By June 3 the music video for "Z Legend (Owarinaki Kakumei)" was released on the Stardust Digital's official YouTube channel and on Nico Nico Douga.[7]

When the song was performed live for the first time, the performance was described as shocking and attracted a lot of attention.[7]

To promote the release of both 4th and 5th singles, Momoiro Clover Z held a series of live events and appearances, one of the notable ones being a concert on July 9, 2012 at the theme park Mega Web 1F in front of the audience of 1,800 people. At the event, Momoiro Clover performed in the costumes used in the music video for "Z Densetsu (Owarinaki Kakumei)".[2]


The single debuted at the 5th place in the Oricon Daily Singles Chart, while the simultaneously released 5th single "D' no Junjō" at the 6th.[13]

Track listing[edit]

All songs written, composed, and arranged by Kenichi Maeyamada.[14]

No. Title Length
1. "Z Densetsu (Owarinaki Kakumei)" (Z伝説 ~終わりなき革命~, "Z Legend: Neverending Revolution") 5:08

Chart performance[edit]

Chart (2011) Peak
Oricon Daily Singles Chart 1
Oricon Weekly Singles Chart[13] 5
Billboard Japan Hot 100[15] 22
Billboard Japan Hot Top Airplay[16] 73
Billboard Japan Hot Singles Sales[17] 7


^ a: The group Momoiro Clover Z is nicknamed "Weekend Heroines" for performing on weekends because its members are at school on weekdays.[citation needed]


  1. ^ "World : J-MELO". NHK. 2011. Archived from the original on 2011-07-18. Retrieved 2011-12-30. 
  2. ^ a b "ももクロZ PVと同演出でニューシングルをライブ披露". hotexpress (in Japanese). 2011-07-12. Retrieved 2012-12-08. 
  3. ^ "東京ジョイポリスCMにももクロ登場、CMソングは「Z伝説」". Natalie (in Japanese). 2011-07-12. Retrieved 2011-12-08. 
  4. ^ "ももクロZ、水木一郎迎えて攻めの新曲「Z伝説 ~終わりなき革命〜」" (in Japanese). 2011-05-17. Retrieved 2012-12-13.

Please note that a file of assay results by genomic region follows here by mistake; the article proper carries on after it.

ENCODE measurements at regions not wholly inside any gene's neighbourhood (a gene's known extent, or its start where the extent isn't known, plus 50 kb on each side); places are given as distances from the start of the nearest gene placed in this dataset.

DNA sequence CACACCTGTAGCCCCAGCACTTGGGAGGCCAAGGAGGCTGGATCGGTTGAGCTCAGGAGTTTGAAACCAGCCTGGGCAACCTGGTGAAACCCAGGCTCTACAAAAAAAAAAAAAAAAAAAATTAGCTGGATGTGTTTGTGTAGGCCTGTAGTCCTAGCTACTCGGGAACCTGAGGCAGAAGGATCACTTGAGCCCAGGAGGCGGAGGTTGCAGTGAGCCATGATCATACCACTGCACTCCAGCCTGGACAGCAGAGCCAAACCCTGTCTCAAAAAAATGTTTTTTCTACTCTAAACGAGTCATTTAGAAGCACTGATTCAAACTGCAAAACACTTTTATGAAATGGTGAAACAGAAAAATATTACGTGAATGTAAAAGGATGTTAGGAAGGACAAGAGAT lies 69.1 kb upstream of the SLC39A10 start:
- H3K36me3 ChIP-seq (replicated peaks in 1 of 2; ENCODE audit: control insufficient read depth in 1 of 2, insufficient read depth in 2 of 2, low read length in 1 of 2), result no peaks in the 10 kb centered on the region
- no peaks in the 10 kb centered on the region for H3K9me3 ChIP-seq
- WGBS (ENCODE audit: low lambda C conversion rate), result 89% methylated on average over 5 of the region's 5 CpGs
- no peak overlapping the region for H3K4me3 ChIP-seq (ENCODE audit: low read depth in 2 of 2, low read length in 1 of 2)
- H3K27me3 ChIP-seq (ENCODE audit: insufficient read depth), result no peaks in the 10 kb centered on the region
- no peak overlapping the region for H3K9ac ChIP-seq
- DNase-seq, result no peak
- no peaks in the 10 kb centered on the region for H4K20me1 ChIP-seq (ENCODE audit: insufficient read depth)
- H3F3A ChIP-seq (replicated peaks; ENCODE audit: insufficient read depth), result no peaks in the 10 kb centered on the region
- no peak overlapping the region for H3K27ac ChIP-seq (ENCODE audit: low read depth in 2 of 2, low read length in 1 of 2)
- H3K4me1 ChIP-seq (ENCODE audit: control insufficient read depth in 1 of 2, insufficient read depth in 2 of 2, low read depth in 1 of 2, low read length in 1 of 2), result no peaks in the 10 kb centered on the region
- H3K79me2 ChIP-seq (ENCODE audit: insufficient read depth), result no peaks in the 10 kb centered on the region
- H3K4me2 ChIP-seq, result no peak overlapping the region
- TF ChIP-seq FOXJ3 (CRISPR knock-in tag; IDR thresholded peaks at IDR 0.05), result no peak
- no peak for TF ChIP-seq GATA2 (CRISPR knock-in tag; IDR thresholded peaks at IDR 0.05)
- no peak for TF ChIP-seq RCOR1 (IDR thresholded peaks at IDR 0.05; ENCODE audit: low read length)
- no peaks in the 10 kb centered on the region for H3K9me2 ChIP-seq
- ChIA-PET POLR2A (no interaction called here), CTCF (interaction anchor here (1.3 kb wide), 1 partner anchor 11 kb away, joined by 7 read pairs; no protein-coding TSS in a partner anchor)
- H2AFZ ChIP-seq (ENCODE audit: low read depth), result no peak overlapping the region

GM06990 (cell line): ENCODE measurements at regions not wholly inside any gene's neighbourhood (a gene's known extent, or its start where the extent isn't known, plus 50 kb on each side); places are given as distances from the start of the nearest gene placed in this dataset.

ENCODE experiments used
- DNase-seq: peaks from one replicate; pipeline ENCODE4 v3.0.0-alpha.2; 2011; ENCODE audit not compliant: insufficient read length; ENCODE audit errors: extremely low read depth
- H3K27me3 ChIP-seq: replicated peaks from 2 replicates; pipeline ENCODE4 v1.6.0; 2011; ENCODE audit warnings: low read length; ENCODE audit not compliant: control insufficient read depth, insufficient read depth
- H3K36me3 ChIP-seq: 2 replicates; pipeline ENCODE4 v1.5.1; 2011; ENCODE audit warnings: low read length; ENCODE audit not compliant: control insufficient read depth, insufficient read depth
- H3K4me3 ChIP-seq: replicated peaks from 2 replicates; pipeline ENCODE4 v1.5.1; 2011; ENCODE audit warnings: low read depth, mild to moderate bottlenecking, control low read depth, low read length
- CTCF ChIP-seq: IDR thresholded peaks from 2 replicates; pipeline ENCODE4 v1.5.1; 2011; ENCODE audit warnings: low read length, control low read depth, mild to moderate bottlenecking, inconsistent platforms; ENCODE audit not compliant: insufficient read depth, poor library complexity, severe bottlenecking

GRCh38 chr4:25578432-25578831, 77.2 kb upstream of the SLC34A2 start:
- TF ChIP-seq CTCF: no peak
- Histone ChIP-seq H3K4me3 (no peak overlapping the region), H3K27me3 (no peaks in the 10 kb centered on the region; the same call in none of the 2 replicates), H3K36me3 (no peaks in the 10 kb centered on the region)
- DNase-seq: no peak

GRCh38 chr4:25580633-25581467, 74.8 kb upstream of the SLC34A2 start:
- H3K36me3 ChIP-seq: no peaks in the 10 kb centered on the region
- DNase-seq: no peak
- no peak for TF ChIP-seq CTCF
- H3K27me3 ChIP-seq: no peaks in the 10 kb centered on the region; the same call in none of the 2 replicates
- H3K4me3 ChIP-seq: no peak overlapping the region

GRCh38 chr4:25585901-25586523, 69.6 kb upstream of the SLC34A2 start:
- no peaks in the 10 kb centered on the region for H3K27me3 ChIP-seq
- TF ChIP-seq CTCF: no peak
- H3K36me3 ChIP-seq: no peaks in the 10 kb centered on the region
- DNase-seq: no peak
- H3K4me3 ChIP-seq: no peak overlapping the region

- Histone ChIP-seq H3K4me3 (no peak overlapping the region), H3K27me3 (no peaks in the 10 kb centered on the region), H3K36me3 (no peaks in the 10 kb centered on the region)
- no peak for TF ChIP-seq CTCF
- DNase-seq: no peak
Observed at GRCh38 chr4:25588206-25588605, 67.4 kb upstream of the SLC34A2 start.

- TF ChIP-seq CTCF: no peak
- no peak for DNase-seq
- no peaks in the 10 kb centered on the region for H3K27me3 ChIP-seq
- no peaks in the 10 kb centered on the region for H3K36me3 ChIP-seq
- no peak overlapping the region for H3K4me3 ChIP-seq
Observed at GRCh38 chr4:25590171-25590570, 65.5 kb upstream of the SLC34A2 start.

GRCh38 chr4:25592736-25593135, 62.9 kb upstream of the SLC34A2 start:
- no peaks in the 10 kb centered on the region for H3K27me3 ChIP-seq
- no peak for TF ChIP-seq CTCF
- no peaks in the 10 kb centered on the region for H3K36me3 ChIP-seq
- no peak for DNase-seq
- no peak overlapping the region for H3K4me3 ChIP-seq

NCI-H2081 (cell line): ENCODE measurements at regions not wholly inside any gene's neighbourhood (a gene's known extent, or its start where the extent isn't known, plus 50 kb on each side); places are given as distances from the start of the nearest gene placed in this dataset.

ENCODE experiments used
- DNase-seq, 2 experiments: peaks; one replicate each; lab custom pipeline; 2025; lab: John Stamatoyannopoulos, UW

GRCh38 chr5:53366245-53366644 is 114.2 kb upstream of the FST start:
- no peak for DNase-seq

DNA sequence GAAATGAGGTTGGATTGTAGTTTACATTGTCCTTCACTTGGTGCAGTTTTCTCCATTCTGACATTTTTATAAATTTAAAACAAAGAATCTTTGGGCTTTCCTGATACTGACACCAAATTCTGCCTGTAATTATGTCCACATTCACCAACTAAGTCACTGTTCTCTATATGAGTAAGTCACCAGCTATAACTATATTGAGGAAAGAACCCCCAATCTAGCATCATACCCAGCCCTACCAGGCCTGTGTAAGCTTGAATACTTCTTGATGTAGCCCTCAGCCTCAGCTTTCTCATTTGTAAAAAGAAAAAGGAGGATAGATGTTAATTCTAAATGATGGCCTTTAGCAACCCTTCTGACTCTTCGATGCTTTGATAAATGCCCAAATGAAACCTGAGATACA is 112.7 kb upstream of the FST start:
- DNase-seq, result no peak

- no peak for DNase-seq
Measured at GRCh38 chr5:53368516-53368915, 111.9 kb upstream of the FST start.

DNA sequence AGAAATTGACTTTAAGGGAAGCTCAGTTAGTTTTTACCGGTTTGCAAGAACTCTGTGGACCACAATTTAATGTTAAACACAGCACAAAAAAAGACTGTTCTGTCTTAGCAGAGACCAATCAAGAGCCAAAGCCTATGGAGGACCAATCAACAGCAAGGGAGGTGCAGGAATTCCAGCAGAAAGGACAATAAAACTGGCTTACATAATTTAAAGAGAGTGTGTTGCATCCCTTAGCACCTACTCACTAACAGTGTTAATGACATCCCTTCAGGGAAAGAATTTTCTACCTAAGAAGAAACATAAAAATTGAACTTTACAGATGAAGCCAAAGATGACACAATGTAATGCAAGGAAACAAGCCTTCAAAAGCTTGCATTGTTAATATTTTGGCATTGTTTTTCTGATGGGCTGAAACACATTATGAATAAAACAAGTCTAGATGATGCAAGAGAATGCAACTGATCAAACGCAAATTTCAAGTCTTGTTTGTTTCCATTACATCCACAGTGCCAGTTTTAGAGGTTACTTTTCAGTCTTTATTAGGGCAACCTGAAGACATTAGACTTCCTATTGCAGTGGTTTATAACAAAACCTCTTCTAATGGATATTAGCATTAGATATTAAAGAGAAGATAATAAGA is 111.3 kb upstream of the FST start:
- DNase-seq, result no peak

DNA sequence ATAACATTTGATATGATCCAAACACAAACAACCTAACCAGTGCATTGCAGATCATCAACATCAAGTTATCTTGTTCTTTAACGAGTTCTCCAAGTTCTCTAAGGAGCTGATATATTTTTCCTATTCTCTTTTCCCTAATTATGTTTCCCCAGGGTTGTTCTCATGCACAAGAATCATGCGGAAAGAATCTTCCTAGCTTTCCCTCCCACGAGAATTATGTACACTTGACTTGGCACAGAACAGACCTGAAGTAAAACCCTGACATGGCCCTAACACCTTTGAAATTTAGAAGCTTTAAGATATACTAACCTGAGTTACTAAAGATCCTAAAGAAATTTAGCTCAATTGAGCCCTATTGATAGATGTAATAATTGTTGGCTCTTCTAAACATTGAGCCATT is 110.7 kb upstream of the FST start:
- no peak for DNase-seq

5. ^ "ももクロ1stアルバムに「オレンジノート」&謎の"ボイン会"". 2011-07-04. 
  6. ^ a b 「戦隊」に「くの一」?ももいろクローバーZが先行シングルジャケット公開. De View (in Japanese). Oricon. 2012-06-17. 
  7. ^ a b c d e "戦えももいろクローバーZ!「Z伝説」PVで戦隊ヒロインに". 2011-06-03. Retrieved 2012-12-13. 
  8. ^ Children's Video Report, Volume 11, Issues 2-6. Great Mountain Productions. 1997. 
  9. ^ Timothy G. Craig. Japan Pop!: Inside the World of Japanese Popular Culture. 
  10. ^ Gina Renée Misiroglu, David A. Roach. The Superhero Book: The Ultimate Encyclopedia of Comic-Book Icons and Hollywood Heroes. 
  11. ^ a b "ANIME NEWS: Bandai accepting orders for Kamen Rider's toy belt for adults.". Asahi Shimbun. 2012-12-03. Retrieved 2013-01-16. 
  12. ^ Anne Allison. Millennial Monsters: Japanese Toys And the Global Imagination. 
  13. ^ a b "CDシングル 週間ランキング-ORICON STYLE ランキング". 
  14. ^ "ナタリー - [Power Push] ももいろクローバーZ (2-5)". Natalie (in Japanese). 2011-07-26. Retrieved 2013-01-16. 
  15. ^ "Billboard Japan Hot 100│Charts│Billboard JAPAN" (in Japanese). Billboard Japan. 2011-07-13. Retrieved 2012-12-15. 
  16. ^ "Billboard Japan Hot 100 Airplay│Charts│Billboard JAPAN". Billboard Japan (in Japanese). 2011-07-13. Retrieved 2012-12-15. 
  17. ^ "Billboard Japan Hot Singles Sales│Charts│Billboard JAPAN" (in Japanese). Billboard Japan. 2011-07-13. Retrieved 2012-12-15. 

External links[edit]